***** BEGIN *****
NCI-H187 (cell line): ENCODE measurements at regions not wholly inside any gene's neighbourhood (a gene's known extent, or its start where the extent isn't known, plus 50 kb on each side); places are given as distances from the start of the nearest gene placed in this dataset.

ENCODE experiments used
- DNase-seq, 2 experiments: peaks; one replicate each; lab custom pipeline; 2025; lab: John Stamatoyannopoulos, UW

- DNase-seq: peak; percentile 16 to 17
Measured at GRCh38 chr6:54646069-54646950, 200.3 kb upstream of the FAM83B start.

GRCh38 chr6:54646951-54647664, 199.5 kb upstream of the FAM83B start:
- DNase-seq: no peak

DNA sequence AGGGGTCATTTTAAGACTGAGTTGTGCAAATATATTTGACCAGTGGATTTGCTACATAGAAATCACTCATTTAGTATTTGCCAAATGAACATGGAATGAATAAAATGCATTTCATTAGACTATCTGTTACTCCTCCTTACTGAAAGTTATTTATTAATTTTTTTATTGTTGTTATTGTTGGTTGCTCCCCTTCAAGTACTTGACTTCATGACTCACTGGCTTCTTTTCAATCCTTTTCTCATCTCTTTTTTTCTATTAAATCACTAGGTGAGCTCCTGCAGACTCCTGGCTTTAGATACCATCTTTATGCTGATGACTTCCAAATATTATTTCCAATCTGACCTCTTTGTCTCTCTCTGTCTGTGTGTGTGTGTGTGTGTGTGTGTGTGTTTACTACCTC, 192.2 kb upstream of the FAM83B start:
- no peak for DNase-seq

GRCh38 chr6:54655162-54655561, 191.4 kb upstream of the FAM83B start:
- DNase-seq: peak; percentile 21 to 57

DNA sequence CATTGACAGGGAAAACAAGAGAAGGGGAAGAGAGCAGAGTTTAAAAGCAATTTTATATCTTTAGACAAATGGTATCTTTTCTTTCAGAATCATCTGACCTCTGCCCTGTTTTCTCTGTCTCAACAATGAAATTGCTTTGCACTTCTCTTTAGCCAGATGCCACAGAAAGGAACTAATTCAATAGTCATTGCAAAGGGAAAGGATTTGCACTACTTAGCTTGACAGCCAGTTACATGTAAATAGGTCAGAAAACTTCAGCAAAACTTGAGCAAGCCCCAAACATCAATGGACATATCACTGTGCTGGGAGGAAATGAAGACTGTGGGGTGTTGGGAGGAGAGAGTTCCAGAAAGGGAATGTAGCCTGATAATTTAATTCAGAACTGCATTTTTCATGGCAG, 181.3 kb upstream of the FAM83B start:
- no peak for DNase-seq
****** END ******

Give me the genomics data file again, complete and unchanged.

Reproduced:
NCI-H187 (cell line): ENCODE measurements at regions not wholly inside any gene's neighbourhood (a gene's known extent, or its start where the extent isn't known, plus 50 kb on each side); places are given as distances from the start of the nearest gene placed in this dataset.

ENCODE experiments used
- DNase-seq, 2 experiments: peaks; one replicate each; lab custom pipeline; 2025; lab: John Stamatoyannopoulos, UW

- DNase-seq: peak; percentile 16 to 17
Measured at GRCh38 chr6:54646069-54646950, 200.3 kb upstream of the FAM83B start.

GRCh38 chr6:54646951-54647664, 199.5 kb upstream of the FAM83B start:
- DNase-seq: no peak

DNA sequence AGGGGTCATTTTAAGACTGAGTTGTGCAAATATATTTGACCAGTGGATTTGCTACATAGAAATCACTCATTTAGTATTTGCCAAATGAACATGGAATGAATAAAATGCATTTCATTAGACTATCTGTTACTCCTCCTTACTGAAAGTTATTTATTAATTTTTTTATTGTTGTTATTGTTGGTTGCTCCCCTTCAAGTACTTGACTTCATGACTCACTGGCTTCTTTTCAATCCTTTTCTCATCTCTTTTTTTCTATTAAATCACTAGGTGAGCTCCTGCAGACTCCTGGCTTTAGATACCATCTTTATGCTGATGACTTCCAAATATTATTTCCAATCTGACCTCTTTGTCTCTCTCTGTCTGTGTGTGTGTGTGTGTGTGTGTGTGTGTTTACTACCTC, 192.2 kb upstream of the FAM83B start:
- no peak for DNase-seq

GRCh38 chr6:54655162-54655561, 191.4 kb upstream of the FAM83B start:
- DNase-seq: peak; percentile 21 to 57

DNA sequence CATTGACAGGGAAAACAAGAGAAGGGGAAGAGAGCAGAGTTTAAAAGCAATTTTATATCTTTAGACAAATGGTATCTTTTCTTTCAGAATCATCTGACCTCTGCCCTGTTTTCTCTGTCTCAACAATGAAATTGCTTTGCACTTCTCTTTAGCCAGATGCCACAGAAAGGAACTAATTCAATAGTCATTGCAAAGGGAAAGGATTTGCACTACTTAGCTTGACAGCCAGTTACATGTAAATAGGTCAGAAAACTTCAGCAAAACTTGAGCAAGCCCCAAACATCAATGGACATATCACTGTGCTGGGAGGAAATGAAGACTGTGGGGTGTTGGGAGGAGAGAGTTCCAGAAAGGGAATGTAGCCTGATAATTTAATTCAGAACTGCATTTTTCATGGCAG, 181.3 kb upstream of the FAM83B start:
- no peak for DNase-seq